Drink 16 ounces of water along with my cup of coffee. We all probably need more water.

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Light a candle. Both the act of lighting one and the gentle glow remind my heart that darkness doesn’t win.

Laugh every day. (Find a comic strip if I need to or watch a funny video.) Laughter is good medicine (not just a proverb, a scientific fact!). I know that on days when someone or something makes me laugh, endorphins flood my body and shift my mood for hours.

Copy Scripture daily. I’ve piddled at this in the past couple years. It used to be a daily (read NEVER missed a day no matter what) habit. Joint pain in my hands made it increasingly difficult and grief gave me the added excuse to drop it. But I miss it. Even when the particular verses don’t speak volumes to my heart, they never return void.

Reestablish a prayer journal. I kept a prayer journal for decades. And then Dominic left for Heaven. Along with other aspects of my faith, I reexamined what prayer is, why I should pray and how I wanted to pray. I’m ready to plunge back in with a new and slightly different understanding of what it will look like.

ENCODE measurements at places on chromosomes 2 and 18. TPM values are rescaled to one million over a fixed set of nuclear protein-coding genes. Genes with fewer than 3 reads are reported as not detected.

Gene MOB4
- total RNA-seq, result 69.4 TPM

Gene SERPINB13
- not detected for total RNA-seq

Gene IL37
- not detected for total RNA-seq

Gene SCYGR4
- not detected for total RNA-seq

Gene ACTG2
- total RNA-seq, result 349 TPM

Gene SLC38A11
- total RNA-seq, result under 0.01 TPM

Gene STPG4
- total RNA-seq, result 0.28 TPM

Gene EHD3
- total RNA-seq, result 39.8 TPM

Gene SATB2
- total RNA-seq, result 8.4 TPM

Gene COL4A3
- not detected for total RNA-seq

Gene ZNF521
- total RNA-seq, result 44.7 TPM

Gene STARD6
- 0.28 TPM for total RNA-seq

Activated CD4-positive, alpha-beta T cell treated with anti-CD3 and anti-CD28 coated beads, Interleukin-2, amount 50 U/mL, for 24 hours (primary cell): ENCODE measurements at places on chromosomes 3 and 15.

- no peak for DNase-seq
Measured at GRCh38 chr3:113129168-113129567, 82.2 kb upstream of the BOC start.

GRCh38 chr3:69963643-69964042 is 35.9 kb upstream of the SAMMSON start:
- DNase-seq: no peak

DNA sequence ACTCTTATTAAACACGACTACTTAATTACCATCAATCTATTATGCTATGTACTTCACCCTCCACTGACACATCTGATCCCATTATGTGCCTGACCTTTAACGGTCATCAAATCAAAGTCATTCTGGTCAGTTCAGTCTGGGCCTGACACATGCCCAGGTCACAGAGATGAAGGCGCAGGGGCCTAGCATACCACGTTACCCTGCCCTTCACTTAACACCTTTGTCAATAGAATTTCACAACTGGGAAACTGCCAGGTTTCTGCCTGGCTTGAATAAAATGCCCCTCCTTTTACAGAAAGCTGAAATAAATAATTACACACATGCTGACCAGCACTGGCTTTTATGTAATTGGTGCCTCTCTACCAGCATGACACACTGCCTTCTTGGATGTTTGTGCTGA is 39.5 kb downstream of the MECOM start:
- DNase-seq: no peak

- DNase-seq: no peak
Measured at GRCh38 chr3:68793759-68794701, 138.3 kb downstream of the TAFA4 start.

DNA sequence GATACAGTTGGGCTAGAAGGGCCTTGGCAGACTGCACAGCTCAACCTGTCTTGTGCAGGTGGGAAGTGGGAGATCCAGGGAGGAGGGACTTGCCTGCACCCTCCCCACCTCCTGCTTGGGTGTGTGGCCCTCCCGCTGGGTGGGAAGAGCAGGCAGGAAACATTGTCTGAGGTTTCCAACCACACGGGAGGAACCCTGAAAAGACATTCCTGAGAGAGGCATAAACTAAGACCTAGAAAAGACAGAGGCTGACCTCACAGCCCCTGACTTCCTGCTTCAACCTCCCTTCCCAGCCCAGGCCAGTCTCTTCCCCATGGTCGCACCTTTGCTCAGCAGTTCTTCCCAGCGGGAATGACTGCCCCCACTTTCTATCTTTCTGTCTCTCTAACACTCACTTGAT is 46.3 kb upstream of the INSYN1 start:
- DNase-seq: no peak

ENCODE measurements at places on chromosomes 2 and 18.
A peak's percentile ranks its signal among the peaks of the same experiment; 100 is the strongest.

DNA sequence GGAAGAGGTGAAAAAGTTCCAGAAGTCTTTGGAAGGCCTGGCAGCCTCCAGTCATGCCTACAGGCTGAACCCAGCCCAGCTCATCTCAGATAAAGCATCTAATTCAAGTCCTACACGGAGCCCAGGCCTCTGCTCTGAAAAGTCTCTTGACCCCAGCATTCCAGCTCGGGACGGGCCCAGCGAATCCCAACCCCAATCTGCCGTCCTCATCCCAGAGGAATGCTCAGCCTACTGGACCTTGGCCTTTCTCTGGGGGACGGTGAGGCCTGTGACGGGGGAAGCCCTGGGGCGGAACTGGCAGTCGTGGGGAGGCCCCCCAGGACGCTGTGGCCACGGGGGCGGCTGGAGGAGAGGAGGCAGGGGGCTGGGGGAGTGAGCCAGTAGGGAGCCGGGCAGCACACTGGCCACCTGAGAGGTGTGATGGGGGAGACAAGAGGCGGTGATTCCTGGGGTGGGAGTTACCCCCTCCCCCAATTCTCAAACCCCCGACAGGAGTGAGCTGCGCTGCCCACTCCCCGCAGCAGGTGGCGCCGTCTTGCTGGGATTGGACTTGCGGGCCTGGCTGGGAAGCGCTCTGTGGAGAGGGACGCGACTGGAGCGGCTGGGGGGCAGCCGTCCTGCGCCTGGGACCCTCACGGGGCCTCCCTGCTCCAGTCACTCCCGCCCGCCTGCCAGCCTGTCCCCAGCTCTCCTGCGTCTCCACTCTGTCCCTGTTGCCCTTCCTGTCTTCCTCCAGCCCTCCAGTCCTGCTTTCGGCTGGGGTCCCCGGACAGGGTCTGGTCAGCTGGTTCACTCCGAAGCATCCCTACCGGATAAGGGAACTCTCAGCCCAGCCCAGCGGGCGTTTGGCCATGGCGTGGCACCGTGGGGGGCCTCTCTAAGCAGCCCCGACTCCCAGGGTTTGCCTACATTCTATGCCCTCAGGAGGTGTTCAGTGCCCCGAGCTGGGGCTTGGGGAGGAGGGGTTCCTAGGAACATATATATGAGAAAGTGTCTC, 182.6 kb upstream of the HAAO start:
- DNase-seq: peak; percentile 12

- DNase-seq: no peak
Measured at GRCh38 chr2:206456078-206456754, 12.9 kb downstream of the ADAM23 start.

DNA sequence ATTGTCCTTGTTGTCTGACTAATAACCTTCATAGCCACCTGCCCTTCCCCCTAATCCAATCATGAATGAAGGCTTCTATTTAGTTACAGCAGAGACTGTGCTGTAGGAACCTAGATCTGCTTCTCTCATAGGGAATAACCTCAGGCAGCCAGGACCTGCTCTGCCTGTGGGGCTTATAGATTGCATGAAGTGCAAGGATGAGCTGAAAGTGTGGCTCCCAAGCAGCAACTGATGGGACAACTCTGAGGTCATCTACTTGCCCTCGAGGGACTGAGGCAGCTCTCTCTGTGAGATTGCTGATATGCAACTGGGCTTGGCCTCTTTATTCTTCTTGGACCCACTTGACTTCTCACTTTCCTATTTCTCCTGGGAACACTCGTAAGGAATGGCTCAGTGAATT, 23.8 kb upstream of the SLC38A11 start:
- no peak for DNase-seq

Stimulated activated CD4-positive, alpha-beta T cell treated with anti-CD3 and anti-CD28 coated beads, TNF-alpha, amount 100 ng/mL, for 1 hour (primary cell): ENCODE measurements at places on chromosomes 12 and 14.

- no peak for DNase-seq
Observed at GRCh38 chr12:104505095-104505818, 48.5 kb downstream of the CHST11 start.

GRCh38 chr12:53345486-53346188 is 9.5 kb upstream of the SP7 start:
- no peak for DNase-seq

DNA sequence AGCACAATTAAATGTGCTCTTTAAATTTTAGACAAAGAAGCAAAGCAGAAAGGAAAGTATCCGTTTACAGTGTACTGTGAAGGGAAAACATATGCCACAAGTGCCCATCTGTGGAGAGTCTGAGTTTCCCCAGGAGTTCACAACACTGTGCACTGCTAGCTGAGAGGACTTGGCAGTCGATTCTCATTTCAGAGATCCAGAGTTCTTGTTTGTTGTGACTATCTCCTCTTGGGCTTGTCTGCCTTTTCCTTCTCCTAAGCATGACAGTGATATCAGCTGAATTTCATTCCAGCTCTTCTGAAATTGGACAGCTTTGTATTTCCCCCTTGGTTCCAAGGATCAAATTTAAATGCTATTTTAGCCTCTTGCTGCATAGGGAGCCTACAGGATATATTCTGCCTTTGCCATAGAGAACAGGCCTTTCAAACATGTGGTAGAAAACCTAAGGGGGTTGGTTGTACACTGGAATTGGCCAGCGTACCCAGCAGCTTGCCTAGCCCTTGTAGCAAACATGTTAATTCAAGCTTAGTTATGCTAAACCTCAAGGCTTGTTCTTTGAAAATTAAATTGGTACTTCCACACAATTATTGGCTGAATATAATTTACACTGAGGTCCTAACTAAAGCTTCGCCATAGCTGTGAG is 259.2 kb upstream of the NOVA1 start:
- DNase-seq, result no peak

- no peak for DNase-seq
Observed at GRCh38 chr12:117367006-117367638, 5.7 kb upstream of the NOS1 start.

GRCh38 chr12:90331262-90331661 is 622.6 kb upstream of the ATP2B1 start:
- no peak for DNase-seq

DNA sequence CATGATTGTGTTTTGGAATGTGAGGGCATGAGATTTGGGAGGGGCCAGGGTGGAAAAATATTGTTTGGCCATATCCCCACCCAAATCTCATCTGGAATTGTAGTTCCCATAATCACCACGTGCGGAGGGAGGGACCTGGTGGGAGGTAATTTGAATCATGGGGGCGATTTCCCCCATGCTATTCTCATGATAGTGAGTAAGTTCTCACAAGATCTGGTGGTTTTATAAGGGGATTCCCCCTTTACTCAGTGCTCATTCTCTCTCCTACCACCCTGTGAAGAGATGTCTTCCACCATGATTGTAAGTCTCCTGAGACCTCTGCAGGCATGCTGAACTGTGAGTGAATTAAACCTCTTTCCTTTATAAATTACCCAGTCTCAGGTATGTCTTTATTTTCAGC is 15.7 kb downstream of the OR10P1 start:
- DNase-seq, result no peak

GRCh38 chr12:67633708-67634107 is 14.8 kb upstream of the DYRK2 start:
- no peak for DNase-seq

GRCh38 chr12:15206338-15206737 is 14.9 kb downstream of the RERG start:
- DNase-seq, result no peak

Complete one creative project each month. I’m a maker (from way back) and really need to have a creative outlet. It’s been hard to find the time (or set aside the time) for many years. Add to that ordinary life stuff and a shortened attention span since Dom left and I really haven’t made much in a long time. Creating beautiful things feeds my soul.

Walk for 30-60 minutes each day. Again, walked nearly every day for decades. All the physical and emotional difficulties of the past few years made it too easy to excuse one day and then another until I have fallen out of the habit. NO excuses in the coming year! Every day unless it’s pouring rain. (Somebody out there keep me accountable!).

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Read for 30 minutes each night before bed. With screens everywhere it’s so easy to just scroll through “one more time” before drifting off to sleep. I used to read every single night but grief made focusing difficult and tiresome. I want to get back in that habit. I need the encouragement, mind-stretching exercise and relaxation of reading again.